Winter Break is here! There's not much winter in Nebraska, but I'm soon heading North and there's snow up there. I can't wait to make snow kitties with my niece (her request) and throw snowballs at my parents' puppy, who is obsessed with snow. But for now, in the days after submitting final grades and putting together my provisional syllabi for spring, I'm working on the other things that need to get started before I head Up North. So, I have my experimental chocolate-mint shortbread (didn't turn out exactly right, but it tastes good) on the counter, cooling, and noir-dark Assam in my favorite teapot. It's Sunday, the Christmas lights are cozy, and I have my fireplace app crackling on my iPad, blues on the iTunes. A little later in the day, I'll flip on my battery-powered candles and bask in their ambience. No actual fire in my apartment these days. Too dangerous. It is, as my mother said when she saw that my sisters had given me these electric candles for my birthday: "Well, your apartment is sort of flammable." Indeed.
But it's a nice day to curl up on the couch with a book, even though that book is one I'm teaching next semester. Or it's one that I need to read for the two articles I'm writing next semester. (In addition to revising and defending my dissertation.)
Today, I finished Ken Bruen's first Jack Taylor novel, The Guards. (Check out the interview I did with him a while back.) And I'm surrounded by the gritty joy of being back in Galway, even if it's in the company of Jack Taylor--who, I have mentioned, is the most thoroughly unlikeable character I keep spending time with. I'd read later books in this series, but never the first one. And since I'm working on this article about the craft of place in Irish crime fiction, looking here at Bruen's first was a good place to start, and this is the joy of being an English teacher, one who gets wrapped up in all incarnations of the page, but in this instance, I'm wrapped up in what I'm reading both as a literature scholar and a creative writer. It's a heady mixture.
The article itself is starting to take shape in my head, but it's a testament to Bruen (who I unashamedly love) that I keep getting distracted from the real reason I'm reading this book, getting lost in the darkness and the craft of the sentences. If you've never read Bruen, you must. It'll take a little getting used to his style--and Jack Taylor himself--but it's worth it. The darkness of this book comes from the sparseness of concrete details, the lack of sensory images, but I realized on this read that Bruen draws Galway not through the kind of concrete details that writers have come to expect from prose, but through people. He mentions the Romanian woman blowing on her pipe outside Easons, and I'm pretty sure I've seen her. It's through these people that he draws the character of Shop Street. It's through the winos that he draws Eyre Square. Bruen doesn't need to tell us that the hospital where the wino Padraig ends up is a bleak, horrible place--he doesn't need to tell us the color of the walls. He just needs to show the orderly giving afternoon tea and biscuits to everyone in the ward except for Padraig.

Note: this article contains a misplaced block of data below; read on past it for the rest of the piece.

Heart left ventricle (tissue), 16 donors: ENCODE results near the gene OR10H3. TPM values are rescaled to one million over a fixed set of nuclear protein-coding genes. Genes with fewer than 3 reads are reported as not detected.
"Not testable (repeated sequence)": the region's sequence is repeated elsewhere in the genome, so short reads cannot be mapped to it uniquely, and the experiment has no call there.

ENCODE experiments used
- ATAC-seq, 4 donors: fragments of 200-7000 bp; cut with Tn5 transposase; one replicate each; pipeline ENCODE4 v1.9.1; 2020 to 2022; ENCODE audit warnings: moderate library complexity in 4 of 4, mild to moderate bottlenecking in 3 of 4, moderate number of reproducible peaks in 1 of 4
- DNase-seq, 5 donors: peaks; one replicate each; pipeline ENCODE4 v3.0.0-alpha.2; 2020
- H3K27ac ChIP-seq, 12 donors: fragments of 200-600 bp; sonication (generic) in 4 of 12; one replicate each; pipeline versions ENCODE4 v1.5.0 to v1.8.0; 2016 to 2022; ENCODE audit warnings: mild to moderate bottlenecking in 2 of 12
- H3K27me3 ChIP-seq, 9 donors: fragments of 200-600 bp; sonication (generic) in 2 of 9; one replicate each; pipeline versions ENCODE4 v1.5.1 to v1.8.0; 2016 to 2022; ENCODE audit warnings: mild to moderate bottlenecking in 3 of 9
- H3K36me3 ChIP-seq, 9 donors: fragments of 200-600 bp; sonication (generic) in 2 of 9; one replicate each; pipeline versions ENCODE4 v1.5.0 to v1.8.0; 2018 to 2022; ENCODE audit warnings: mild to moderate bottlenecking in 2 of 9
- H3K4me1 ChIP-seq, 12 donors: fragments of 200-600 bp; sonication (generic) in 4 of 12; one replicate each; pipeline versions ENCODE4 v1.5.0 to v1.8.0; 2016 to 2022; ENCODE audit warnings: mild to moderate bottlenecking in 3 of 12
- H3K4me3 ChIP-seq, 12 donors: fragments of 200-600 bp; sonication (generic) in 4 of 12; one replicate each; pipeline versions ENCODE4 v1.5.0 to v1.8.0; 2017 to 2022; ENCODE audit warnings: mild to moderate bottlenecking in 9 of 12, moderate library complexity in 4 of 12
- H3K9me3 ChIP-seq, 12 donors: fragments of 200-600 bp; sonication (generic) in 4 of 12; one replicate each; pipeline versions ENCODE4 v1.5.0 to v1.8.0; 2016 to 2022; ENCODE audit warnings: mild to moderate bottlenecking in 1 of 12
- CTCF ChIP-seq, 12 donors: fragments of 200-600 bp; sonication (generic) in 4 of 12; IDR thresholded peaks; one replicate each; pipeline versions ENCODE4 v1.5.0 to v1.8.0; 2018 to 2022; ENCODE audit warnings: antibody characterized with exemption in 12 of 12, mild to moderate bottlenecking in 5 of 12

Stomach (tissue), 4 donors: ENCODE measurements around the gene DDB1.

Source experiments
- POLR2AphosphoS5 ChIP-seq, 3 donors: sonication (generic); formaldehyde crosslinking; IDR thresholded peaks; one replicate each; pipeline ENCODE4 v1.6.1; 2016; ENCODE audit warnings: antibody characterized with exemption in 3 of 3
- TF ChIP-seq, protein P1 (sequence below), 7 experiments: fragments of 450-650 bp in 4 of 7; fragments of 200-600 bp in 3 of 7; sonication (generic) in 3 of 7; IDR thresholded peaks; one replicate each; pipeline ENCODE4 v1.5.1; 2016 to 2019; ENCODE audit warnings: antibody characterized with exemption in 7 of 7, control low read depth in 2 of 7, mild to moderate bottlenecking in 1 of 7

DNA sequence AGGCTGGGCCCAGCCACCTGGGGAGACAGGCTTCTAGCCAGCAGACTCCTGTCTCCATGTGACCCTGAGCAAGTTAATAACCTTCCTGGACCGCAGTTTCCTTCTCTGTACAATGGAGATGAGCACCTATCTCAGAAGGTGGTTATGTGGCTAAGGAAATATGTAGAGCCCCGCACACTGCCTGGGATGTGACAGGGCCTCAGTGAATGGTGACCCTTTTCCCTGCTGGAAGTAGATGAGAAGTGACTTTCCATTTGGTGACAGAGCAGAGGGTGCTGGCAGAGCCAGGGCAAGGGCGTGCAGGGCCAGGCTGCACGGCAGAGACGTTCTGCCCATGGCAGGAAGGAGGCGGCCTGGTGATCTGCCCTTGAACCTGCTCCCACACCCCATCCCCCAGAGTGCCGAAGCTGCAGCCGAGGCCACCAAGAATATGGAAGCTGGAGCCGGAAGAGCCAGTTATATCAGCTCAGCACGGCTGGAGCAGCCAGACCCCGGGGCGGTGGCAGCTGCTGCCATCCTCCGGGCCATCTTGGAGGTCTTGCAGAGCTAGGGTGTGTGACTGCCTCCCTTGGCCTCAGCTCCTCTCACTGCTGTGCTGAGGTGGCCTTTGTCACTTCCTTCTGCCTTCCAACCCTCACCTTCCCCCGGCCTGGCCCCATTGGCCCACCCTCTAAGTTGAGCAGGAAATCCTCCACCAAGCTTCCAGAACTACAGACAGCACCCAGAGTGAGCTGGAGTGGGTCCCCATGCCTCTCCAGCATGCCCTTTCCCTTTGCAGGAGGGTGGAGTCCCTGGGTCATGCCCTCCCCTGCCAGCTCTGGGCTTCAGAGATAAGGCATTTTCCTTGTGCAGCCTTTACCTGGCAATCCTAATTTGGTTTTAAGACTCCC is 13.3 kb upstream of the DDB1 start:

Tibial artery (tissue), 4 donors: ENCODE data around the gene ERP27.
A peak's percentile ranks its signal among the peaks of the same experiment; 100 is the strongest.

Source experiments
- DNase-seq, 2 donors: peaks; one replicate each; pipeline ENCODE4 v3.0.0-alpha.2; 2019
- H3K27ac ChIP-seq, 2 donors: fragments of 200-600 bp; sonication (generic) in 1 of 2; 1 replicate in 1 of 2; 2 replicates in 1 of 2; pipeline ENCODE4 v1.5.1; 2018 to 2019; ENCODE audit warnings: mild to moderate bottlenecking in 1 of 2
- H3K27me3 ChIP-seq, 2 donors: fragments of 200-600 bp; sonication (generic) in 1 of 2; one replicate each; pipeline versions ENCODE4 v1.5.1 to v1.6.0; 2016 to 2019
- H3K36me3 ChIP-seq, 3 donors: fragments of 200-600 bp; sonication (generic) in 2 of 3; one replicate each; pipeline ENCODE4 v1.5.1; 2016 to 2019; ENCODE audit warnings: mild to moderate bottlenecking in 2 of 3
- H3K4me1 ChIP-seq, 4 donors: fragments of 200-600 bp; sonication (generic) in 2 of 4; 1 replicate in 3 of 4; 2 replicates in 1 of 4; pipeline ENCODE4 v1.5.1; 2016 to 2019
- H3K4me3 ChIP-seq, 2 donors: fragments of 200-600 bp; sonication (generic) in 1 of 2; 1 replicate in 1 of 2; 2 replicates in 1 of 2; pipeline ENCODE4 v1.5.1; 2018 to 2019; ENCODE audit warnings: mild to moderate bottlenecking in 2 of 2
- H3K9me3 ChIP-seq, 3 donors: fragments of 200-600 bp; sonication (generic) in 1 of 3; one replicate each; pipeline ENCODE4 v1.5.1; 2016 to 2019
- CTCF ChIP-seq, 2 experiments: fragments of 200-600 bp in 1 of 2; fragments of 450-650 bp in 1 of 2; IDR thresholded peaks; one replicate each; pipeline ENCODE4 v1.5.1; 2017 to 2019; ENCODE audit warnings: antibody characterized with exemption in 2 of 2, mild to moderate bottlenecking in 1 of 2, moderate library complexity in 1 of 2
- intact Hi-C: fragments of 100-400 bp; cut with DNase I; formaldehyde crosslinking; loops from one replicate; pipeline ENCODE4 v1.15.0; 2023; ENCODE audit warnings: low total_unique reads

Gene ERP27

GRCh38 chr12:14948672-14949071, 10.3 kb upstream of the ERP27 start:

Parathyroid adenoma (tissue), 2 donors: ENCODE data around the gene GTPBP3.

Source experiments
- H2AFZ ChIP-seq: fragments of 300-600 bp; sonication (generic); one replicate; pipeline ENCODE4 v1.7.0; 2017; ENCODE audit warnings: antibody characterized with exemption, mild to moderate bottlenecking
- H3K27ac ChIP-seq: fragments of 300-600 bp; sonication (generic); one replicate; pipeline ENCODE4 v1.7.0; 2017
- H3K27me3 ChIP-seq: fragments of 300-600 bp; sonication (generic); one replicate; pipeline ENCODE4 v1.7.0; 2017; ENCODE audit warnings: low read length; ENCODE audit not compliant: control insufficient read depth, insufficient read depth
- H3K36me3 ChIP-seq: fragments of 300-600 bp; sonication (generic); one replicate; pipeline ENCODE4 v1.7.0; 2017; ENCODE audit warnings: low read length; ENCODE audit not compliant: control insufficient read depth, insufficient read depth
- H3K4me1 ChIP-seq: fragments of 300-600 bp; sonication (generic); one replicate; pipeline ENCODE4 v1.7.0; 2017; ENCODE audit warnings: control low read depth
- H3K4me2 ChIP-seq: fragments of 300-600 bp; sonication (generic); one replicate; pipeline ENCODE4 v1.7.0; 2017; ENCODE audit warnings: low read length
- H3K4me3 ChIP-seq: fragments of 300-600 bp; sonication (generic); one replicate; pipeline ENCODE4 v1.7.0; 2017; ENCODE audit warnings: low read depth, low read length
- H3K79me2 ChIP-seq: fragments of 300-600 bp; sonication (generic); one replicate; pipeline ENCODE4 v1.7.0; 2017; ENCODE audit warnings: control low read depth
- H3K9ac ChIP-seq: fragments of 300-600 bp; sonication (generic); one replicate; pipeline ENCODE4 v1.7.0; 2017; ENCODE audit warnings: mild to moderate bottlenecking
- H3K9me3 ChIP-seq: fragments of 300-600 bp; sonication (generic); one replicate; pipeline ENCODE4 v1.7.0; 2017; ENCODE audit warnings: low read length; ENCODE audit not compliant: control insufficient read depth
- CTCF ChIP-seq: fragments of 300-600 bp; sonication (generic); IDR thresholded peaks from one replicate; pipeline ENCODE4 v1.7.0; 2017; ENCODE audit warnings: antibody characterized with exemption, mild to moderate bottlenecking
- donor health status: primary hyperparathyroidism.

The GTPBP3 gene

And then, when you get lulled into the hard quality of what Desi Kenny called "machine gun prose," most of which is contain in Hemingway-spare dialogue, then Bruen hits you with moments like this: "He was one of those skull smokers. Sucked the nicotine in so hard it made his cheekbones bulge. He blew out the smoke with a deep sigh. Whether contentment or agony, it was a close call" (165). Then you just have to sit back and breathe for a while, because he's just knocked the air from you. Sentences are amazing, powerful, beautiful things that should never, ever be underestimated. And this is why. This is why we read. This is why we write.
Thinking about the movement between natural and built environments, where the sunshine is something to be avoided and feared, where the entire nature of the narrative is set up in the first lines of the second chapter: “There are no private eyes in Ireland. The Irish wouldn’t wear it. The concept brushes perilously close to
the hated ‘informer.’ You can get away with most anything except ‘telling’ (5). The places so important to the development of characters and development of plots are essential to the Irish peculiarities of telling and not-telling. Storytelling and secret-keeping. What we tell and what we don't tell. And as I'm thinking more specifically about this novel right now, the three main places this story hangs on--various pubs, Rahoon Cemetery, and Nimmo's Pier--each represent a facet of telling or not telling.
I'm going to reread other Bruen novels in the course of my work on this article, but I'm feeling good about this start. And it reminds me why I like to read crime fiction, especially in the wake of Newtown, when I didn't think I could handle any mention of violence--crime fiction gives readers closure, if not a happy ending, then a mending of the rips and tears and gashes that the crime caused. Whether there's justice or revenge at the end of a novel, that pinhead is ready for the angel's disco. But the good guys generally win--or win something--at the end. And sometimes that's what we need.